Google Inc. (NASDAQ:GOOG) has managed to beat Industry prediction on third-quarter revenue with a negligible margin as the search giant announced its Q3, 2013 earnings report on Thursday, October 17, 2013. The company reported $14.9 billion as revenue for Q3, 2013, up by 12% compared to the third quarter of 2012. The revenue attainment resulted in $2.97 billion in net income, up from $2.18 billion in same quarter of last year.
“Google had another strong quarter with $14.9 billion in revenue and great product progress,” Larry Page, Google’s CEO, said in a statement. “We are closing in on our goal of a beautiful, simple, and intuitive experience regardless of your device.”
The major highlights of Google’s earnings Q3, 2013:
- $14.89 billion in revenues in Q3, 2013
- Operating income increase to 23% of revenue, from 21% a year ago.
- Google-owned sites contributed $9.39 billion, or 68 percent of total Google revenues, with Google Network bringing in $3.15 billion and “other” a total of $1.23 billion.
- 56 percent of Google revenues originated from countries other than the U.S.
- Google now has cash, cash equivalents, and marketable securities totaling $56.52 billion.
- Earnings Per Share of $8.75, up from $6.53 last year
Motorola Mobility Performance Disappointed
The bad part of such overwhelming performance came in the form of Motorola Mobility – a company that Google acquired in 2012 for $12.5 billion. The revenue of Motorola Mobility declined to $1.18 billion in Q3, 2013 from $1.78 billion during the same period in 2012. By contributing mere 8% to Google’s total revenue, Motorola Mobility posted loss of $248 million in Q3, 2013.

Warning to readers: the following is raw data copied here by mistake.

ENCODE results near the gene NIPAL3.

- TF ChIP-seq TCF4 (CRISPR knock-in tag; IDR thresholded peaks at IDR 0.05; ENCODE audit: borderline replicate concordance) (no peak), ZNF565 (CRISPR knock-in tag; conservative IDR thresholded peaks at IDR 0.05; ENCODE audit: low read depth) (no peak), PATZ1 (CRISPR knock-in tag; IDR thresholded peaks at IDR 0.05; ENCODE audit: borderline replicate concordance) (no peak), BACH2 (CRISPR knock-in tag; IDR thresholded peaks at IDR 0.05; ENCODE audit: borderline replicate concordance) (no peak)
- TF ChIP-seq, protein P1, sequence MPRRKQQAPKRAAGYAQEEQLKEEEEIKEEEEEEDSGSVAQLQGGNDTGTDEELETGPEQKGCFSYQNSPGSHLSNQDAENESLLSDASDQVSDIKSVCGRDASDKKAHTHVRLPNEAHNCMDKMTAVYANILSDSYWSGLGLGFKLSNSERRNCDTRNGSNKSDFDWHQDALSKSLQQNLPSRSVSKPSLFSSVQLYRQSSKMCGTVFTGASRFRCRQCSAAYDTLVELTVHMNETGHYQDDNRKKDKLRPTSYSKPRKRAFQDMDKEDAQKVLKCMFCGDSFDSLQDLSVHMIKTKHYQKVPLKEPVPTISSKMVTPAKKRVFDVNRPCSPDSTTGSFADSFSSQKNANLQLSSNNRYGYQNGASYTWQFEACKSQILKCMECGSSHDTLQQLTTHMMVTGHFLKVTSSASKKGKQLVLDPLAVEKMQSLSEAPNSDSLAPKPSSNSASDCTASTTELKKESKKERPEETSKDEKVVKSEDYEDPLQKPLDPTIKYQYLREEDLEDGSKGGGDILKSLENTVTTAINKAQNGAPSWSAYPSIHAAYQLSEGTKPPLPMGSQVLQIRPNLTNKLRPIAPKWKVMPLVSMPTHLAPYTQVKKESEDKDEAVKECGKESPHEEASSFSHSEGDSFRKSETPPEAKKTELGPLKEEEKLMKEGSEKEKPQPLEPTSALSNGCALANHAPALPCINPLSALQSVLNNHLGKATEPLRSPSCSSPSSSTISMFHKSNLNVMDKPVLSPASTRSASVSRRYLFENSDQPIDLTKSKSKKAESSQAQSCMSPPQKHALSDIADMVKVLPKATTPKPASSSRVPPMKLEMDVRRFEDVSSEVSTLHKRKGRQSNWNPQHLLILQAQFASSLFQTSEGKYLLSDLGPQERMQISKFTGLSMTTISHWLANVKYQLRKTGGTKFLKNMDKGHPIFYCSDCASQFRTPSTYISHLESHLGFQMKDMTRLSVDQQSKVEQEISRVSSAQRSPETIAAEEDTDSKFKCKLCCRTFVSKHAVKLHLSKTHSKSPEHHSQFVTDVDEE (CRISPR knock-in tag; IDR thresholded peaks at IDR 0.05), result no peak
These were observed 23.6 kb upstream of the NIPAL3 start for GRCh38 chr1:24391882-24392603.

Online Publishers Must Be Worried?
The interesting fact of the complete report remained the growth in Cost-Per-Click (CPC) that has a significant impact on Google’s revenue every quarter. The number of paid clicks, though, went up by 26% over a year, decline in Cost-Per-Click (CPC) continued and it dived down by 8% compared to Q3, 2012. In last quarter, the company registered the decline of 4% in CPC. This can attract direct impact on publishers’ earnings, which is pegged to Google CPC. As CPC continues to fall, majority of online publishers could face nearly 6% – 8% in their total earnings from Google Adsense.
The low CPC indicates the growing competition in Online advertising market for Google. Emergence of multiple local advertising networks and social media – especially Facebook – has forced Google to offer its advertising inventory at reduced 8% price.